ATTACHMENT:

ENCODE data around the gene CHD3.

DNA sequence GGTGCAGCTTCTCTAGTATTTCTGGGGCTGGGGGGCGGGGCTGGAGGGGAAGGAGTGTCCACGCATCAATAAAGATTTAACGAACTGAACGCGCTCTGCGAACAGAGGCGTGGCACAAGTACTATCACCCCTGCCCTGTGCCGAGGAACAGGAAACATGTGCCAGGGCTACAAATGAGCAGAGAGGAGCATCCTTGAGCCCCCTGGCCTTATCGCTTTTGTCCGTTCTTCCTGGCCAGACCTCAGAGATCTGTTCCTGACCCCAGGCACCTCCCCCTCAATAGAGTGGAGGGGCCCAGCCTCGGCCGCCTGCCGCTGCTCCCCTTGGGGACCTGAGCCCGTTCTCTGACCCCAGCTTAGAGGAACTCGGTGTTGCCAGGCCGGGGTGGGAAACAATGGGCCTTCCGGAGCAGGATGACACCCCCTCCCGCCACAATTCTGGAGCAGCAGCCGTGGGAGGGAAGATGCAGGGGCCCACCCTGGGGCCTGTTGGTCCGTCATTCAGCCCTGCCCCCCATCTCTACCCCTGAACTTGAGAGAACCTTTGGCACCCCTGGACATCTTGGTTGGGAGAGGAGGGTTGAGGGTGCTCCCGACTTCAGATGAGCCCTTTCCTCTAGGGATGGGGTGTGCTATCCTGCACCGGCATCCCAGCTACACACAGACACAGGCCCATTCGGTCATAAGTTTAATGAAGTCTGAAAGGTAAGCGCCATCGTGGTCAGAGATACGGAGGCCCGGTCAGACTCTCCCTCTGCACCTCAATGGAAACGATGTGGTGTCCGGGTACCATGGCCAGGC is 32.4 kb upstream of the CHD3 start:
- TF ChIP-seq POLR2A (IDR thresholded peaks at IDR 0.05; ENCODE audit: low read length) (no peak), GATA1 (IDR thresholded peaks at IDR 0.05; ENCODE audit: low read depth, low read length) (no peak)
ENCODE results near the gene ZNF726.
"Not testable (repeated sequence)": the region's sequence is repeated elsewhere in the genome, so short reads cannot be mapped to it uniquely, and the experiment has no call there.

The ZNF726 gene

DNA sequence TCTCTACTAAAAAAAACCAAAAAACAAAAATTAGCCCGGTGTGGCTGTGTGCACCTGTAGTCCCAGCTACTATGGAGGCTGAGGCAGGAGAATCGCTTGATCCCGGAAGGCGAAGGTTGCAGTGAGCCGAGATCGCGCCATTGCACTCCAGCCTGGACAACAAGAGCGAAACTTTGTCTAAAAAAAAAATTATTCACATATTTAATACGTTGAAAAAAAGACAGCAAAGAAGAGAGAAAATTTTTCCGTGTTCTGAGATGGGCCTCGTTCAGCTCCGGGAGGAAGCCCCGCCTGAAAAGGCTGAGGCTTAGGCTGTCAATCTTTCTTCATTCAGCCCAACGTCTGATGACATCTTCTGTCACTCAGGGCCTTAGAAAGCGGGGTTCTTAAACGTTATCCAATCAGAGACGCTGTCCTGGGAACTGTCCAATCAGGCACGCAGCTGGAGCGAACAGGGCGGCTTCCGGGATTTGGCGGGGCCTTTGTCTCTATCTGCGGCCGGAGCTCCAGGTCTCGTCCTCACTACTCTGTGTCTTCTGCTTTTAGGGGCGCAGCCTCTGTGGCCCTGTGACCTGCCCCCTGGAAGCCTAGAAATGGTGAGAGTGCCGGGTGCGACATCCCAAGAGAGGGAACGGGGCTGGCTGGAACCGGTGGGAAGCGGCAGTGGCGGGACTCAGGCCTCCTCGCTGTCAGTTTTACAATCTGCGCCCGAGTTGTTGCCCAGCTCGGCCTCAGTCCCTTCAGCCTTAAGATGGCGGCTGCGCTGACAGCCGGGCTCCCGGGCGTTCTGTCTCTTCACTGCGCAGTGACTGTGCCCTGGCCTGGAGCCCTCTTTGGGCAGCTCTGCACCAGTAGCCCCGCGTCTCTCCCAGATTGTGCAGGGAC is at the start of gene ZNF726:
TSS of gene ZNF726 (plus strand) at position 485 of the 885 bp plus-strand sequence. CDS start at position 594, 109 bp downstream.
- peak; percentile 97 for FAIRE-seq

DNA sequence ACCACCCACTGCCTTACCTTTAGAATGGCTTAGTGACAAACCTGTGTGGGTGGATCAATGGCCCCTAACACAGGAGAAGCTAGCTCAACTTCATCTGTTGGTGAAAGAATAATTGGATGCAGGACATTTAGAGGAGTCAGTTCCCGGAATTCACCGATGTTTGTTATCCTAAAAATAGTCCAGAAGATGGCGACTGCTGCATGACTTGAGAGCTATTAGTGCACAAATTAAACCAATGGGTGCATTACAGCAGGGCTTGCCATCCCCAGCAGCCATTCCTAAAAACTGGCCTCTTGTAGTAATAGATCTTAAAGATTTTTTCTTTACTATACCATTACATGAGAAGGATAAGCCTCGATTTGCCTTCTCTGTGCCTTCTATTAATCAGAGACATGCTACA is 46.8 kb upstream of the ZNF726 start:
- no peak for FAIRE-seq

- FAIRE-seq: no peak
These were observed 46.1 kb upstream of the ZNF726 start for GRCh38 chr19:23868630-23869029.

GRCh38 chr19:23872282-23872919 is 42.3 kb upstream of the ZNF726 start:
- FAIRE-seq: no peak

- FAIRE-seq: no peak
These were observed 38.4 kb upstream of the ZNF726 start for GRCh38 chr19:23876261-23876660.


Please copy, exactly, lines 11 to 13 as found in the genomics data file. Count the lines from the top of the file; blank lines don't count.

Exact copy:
- no peak for FAIRE-seq

- FAIRE-seq: no peak
These were observed 46.1 kb upstream of the ZNF726 start for GRCh38 chr19:23868630-23869029.